Cell Structure

Eukaryotic Cell Structure

Cell Structure

Hey guys welcome to this Mometrix video over cell structure!

Cells are foundational to life. In 1839 Matthias Schleiden and Theodor Schwann formulated the Cell Theory. The cell theory historically contains three sub-theorems:

  1. Every living thing is made up of a cell or multiple cells
  2. The cell is the basic unit of life
  3. Cells come about via cell division.

So, there must be an already existing cell for a new cell to come about.

The modern version of cell theory has added three more sub-theorems to the existing three, making 6:

  1. Energy transference from one cell to another happens from within a cell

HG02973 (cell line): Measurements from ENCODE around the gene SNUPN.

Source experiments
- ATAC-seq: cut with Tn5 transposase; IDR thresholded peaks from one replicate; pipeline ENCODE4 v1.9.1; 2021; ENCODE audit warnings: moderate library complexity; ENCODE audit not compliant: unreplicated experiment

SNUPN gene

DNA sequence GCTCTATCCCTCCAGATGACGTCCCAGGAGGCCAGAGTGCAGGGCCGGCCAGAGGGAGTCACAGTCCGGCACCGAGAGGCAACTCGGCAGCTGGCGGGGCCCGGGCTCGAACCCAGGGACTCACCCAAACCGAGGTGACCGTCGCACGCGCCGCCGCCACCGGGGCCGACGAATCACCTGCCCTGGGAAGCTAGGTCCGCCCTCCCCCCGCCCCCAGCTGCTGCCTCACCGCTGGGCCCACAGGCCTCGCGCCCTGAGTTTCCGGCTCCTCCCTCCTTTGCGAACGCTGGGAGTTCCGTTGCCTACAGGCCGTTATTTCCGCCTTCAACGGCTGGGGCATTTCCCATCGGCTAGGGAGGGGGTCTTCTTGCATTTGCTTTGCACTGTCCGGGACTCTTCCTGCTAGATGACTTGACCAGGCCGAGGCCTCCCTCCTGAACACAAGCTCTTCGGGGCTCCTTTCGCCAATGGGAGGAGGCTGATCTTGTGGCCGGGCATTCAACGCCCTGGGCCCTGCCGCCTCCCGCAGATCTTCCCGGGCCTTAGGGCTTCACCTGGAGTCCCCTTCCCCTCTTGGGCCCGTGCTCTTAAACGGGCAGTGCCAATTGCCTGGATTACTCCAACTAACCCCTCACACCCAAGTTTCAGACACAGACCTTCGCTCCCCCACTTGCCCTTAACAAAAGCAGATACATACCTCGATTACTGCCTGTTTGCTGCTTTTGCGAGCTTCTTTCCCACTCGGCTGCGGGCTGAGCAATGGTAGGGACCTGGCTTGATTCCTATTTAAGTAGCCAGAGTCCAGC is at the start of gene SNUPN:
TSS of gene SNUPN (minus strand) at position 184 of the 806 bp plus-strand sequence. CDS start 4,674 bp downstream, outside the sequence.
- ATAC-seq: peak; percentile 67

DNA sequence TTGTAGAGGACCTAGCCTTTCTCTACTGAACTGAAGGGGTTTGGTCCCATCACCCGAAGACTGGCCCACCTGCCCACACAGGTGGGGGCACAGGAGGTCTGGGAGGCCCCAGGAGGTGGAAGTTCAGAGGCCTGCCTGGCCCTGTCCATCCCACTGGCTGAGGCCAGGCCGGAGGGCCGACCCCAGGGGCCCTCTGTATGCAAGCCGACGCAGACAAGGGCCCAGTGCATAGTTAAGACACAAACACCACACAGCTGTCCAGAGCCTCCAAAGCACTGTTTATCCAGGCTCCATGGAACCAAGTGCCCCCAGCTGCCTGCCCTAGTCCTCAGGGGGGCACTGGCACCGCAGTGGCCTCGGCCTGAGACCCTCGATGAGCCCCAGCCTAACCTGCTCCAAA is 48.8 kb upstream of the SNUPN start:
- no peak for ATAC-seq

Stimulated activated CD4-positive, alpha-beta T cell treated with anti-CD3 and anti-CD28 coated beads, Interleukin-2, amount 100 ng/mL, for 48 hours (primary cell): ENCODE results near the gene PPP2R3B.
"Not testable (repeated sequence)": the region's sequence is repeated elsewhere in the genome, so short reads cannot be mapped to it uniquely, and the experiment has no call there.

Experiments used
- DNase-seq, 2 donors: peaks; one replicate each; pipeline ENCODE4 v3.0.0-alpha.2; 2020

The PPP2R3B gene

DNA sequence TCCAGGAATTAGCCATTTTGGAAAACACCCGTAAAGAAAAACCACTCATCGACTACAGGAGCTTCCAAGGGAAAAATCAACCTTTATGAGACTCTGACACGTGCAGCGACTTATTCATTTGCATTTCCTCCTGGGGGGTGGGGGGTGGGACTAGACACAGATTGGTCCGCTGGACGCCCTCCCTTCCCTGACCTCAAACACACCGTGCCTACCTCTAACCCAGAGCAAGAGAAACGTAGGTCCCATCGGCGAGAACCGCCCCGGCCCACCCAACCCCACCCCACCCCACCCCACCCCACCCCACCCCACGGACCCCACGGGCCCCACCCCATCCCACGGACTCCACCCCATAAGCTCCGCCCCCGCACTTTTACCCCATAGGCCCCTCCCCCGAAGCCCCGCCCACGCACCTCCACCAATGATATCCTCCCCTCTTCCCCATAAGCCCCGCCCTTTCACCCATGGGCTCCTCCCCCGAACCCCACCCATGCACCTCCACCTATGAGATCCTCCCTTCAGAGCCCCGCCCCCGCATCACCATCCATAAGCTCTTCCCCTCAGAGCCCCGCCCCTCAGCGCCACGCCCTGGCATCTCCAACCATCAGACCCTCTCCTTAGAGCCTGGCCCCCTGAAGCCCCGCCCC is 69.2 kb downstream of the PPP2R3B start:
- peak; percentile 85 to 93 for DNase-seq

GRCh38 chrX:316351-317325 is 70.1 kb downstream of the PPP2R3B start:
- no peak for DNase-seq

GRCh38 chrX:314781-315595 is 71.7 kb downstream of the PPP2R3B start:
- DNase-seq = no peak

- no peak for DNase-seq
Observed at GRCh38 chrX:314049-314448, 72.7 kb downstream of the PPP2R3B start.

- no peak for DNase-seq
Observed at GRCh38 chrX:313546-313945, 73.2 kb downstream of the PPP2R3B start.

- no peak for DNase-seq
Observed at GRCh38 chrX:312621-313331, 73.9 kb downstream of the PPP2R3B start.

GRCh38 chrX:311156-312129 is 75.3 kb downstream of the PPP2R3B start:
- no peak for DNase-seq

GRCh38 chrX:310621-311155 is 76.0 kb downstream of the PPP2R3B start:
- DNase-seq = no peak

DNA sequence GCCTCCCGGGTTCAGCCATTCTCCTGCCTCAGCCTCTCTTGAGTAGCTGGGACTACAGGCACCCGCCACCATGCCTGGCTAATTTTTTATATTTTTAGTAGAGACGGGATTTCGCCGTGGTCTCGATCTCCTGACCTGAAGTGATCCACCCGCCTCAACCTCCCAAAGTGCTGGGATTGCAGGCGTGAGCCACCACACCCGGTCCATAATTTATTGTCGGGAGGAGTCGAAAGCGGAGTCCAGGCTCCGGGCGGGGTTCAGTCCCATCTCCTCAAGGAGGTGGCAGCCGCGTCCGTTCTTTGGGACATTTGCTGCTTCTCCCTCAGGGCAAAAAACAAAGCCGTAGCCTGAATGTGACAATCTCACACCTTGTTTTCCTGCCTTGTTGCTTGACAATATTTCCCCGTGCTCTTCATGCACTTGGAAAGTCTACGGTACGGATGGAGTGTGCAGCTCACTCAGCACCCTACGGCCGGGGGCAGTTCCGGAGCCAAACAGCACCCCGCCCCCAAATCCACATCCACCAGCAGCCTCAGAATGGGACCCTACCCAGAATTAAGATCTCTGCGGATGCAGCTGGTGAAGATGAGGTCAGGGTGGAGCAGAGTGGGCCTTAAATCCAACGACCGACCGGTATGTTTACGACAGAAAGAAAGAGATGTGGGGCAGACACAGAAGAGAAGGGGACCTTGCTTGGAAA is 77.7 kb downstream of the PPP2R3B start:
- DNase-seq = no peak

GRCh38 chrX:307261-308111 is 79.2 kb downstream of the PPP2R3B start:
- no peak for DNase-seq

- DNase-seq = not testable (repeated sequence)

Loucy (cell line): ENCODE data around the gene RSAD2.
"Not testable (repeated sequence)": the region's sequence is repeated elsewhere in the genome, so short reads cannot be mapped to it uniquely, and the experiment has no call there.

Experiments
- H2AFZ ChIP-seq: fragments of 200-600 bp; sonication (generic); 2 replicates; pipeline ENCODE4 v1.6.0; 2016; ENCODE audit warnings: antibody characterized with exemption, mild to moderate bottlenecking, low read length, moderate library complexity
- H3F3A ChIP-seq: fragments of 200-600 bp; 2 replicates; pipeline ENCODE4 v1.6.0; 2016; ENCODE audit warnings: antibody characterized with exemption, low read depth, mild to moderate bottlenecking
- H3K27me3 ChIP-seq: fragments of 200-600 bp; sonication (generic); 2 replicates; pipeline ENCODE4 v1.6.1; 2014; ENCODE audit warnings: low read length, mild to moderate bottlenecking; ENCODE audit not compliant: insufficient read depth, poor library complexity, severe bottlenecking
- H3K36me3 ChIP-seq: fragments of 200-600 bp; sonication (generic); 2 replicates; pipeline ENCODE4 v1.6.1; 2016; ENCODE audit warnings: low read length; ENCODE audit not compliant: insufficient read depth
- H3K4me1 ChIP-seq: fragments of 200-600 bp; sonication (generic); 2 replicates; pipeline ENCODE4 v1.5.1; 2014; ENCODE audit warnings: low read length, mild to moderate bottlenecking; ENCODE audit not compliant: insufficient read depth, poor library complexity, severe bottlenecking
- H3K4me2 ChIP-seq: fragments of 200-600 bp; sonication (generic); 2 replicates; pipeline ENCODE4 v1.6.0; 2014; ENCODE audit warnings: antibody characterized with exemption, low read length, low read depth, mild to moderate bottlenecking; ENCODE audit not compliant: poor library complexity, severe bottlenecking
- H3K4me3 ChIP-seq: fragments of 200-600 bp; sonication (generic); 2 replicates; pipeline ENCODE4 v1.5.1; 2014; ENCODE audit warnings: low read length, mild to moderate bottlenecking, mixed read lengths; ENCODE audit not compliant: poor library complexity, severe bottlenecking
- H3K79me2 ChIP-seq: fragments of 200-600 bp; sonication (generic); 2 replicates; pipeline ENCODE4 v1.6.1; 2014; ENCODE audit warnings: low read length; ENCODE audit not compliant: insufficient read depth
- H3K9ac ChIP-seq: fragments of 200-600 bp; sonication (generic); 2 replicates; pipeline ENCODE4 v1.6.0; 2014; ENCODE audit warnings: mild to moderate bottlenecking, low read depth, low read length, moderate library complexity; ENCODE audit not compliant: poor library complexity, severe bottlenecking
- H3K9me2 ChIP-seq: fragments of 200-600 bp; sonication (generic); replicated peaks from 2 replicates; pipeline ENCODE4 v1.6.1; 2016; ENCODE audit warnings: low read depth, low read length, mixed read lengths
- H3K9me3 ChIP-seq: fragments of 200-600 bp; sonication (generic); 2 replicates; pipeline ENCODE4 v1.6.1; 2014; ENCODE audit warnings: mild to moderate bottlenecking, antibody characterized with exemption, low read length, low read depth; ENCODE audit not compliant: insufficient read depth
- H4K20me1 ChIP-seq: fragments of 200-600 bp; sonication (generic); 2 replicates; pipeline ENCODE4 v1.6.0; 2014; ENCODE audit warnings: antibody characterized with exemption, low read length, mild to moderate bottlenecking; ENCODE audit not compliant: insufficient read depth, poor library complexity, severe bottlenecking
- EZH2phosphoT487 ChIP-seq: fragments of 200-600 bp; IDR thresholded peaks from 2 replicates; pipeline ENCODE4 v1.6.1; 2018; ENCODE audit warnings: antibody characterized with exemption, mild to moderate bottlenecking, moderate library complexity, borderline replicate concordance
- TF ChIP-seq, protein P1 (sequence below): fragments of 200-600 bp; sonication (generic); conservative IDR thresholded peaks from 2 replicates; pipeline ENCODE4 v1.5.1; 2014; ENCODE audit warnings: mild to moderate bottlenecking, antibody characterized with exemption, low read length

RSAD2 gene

2. All hereditary information is located within cells
  3. All cells contain the same basic chemical composition

So, basically what cell theory tells us is that cells are pretty important, and understanding the structure of cells, the most basic unit of life, is crucial to understanding the rest of an organisms make-up and function.

In this video we will look at the main components of Eukaryotic animal cell structure: 1) Cell membrane, Nucleus and Nucleolus, cytoplasm, and cytoplasmic organelles.

Cell Membrane

You have a bunch of stuff inside of a cell, the material on the inside is referred to as intercellular, and you have a bunch of stuff outside of a cell, this material is called extracellular.

Well, the cell membrane is what separates the extracellular material from all the intercellular material. The cell membrane maintains the coherence of the cell, and controls what passes in and out of the cell.

The cell membrane is made up of a double layer of phospholipids and proteins that control the transporting of substances in and out of the cell.